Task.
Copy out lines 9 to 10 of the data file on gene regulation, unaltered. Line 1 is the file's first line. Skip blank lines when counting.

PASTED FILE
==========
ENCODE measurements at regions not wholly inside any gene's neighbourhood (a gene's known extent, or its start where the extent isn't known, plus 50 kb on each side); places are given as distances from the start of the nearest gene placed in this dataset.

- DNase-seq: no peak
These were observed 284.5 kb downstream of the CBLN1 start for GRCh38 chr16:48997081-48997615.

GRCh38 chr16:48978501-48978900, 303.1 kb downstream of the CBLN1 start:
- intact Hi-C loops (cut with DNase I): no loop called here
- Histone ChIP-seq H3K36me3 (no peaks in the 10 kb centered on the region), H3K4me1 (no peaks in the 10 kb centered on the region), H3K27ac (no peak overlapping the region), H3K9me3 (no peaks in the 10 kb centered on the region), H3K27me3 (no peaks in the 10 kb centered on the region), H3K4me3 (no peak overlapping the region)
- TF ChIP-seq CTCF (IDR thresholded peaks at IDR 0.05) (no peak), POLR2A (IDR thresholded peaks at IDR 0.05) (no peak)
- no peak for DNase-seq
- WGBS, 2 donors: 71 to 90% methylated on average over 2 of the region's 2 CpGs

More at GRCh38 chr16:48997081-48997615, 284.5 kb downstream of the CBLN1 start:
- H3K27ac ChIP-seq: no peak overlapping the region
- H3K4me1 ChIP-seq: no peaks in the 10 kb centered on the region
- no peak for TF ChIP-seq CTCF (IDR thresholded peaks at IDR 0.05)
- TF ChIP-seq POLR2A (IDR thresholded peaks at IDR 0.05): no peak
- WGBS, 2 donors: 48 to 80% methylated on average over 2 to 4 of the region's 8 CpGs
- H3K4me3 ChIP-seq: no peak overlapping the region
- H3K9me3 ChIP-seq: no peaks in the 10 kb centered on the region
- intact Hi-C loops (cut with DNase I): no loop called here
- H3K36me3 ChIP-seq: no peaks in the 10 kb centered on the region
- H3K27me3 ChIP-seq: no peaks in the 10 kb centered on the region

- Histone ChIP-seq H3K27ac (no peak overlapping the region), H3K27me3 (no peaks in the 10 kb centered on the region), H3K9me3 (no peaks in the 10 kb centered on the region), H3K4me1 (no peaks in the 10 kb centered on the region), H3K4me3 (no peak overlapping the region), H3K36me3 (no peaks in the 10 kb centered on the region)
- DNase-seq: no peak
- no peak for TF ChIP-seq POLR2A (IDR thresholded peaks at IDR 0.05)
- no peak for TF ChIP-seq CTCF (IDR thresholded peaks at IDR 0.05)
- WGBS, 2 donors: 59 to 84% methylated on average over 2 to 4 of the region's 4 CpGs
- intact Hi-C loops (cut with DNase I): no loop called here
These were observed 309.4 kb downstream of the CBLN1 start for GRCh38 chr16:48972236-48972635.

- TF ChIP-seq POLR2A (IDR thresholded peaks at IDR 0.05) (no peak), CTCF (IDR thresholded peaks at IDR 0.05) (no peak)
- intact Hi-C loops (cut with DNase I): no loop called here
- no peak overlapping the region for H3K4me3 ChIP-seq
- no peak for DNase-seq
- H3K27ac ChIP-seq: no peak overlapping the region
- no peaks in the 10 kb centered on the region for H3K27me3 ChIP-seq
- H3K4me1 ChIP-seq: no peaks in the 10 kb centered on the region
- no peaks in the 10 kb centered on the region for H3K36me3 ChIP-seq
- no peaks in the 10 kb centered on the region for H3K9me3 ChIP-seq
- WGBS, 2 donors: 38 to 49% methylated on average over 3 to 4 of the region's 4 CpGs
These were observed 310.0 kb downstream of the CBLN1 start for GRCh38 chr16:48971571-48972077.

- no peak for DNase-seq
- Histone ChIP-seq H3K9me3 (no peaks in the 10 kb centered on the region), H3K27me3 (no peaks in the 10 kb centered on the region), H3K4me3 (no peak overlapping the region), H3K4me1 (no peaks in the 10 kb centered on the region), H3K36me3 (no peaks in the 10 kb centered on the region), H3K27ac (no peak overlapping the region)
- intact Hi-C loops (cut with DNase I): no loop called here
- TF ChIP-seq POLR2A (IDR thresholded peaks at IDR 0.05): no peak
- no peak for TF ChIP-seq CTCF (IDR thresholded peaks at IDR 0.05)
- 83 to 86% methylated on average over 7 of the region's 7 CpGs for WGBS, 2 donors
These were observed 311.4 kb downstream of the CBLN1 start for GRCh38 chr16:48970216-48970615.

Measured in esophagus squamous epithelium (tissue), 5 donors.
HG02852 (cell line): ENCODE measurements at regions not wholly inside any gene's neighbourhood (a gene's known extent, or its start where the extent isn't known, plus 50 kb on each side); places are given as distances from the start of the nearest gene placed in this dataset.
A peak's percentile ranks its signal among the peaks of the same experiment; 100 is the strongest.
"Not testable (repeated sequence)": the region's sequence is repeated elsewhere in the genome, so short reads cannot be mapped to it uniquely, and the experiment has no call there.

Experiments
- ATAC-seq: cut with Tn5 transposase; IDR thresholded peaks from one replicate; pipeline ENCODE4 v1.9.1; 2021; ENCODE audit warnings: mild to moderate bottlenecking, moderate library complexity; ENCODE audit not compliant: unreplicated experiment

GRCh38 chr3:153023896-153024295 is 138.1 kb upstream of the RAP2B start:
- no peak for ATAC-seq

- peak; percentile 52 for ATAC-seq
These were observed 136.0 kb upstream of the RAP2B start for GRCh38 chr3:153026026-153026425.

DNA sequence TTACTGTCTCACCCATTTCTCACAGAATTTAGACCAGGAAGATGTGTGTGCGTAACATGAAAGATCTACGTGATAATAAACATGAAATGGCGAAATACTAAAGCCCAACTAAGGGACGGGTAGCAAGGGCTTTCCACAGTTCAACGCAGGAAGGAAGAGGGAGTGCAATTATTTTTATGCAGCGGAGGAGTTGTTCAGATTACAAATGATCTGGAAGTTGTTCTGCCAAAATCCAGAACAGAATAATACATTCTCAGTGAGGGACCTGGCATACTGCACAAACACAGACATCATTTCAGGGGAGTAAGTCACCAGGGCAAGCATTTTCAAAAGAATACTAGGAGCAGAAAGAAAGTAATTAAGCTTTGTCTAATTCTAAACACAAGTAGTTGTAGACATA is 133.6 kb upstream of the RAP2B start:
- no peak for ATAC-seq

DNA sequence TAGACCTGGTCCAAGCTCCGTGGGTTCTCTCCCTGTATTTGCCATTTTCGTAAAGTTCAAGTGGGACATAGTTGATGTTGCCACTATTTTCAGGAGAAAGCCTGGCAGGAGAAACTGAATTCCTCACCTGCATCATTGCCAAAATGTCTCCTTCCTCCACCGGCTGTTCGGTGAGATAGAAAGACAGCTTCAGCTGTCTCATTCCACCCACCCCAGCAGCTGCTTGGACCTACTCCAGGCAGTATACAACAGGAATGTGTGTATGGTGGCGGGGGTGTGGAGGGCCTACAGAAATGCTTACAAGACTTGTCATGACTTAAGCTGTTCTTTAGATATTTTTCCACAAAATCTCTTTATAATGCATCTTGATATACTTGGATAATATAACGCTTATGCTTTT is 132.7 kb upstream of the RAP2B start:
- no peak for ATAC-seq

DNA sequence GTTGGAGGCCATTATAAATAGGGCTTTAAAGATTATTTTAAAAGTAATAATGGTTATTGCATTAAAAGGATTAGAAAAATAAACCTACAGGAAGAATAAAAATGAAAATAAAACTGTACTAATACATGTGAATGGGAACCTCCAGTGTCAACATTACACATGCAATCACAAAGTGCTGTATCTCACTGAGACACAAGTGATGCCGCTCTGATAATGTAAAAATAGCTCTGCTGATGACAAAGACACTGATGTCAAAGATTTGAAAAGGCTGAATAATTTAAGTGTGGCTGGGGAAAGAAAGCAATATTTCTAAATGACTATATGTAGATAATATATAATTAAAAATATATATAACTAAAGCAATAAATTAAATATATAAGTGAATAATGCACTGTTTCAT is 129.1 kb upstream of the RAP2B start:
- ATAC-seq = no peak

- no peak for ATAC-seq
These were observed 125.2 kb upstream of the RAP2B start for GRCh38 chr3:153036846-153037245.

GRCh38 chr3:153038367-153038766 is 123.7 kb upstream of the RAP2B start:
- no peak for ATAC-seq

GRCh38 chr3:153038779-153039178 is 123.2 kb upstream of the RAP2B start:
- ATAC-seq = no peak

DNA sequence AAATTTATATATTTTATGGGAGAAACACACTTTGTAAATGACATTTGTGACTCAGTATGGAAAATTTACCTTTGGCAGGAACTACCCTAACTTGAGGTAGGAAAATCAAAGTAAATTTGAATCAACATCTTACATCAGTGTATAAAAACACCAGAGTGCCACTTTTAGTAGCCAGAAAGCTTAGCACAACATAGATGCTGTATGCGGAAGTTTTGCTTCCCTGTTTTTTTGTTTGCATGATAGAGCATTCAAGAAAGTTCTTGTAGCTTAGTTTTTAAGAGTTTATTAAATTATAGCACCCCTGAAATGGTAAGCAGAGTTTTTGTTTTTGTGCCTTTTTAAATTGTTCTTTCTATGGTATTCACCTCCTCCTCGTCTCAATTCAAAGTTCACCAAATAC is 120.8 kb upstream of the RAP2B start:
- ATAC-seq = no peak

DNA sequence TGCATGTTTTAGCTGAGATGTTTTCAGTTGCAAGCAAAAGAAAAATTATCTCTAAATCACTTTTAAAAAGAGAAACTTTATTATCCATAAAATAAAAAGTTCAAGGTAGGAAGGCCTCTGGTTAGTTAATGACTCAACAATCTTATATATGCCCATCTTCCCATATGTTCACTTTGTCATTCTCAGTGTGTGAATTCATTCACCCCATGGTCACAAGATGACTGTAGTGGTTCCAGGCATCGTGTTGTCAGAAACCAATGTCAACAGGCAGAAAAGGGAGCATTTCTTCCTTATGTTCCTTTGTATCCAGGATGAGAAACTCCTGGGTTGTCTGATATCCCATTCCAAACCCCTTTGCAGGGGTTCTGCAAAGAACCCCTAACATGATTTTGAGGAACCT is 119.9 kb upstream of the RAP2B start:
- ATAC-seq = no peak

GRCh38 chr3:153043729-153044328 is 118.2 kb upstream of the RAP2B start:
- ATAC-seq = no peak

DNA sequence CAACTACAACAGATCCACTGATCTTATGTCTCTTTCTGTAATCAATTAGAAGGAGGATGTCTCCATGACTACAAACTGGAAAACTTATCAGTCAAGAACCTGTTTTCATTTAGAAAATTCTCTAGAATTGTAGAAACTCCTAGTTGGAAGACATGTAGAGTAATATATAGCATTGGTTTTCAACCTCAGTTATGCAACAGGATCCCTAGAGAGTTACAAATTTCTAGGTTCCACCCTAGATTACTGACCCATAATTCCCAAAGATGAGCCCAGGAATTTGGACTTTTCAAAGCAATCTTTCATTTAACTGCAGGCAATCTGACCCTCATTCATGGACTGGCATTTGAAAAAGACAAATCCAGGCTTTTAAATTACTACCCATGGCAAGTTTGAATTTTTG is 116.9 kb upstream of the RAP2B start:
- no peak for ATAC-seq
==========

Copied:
- WGBS, 2 donors: 71 to 90% methylated on average over 2 of the region's 2 CpGs

More at GRCh38 chr16:48997081-48997615, 284.5 kb downstream of the CBLN1 start: